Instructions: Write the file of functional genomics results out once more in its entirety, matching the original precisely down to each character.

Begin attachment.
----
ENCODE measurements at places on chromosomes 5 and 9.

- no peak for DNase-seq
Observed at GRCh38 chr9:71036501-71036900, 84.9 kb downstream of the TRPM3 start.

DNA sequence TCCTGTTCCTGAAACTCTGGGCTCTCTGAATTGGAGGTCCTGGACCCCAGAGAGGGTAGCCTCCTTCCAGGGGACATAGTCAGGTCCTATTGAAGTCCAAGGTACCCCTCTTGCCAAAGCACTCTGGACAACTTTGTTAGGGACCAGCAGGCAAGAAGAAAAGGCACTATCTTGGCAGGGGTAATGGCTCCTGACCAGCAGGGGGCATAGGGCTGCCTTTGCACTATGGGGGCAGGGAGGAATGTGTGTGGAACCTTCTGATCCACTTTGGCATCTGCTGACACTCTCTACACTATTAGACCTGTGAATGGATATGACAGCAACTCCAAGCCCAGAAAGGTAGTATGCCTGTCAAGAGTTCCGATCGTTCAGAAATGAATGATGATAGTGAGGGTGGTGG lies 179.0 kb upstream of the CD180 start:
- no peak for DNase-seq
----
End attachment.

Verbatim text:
ENCODE measurements at places on chromosomes 5 and 9.

- no peak for DNase-seq
Observed at GRCh38 chr9:71036501-71036900, 84.9 kb downstream of the TRPM3 start.

DNA sequence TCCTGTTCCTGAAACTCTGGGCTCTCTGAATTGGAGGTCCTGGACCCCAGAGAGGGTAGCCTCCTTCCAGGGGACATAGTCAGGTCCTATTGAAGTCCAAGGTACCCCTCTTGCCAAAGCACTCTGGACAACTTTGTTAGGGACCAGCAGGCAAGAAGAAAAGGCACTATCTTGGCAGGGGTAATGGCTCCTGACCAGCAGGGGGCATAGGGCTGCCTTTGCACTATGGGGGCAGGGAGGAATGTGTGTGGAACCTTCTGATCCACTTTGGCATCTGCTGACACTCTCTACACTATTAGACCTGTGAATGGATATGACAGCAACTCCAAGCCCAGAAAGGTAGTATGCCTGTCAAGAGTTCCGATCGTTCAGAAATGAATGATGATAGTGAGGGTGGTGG lies 179.0 kb upstream of the CD180 start:
- no peak for DNase-seq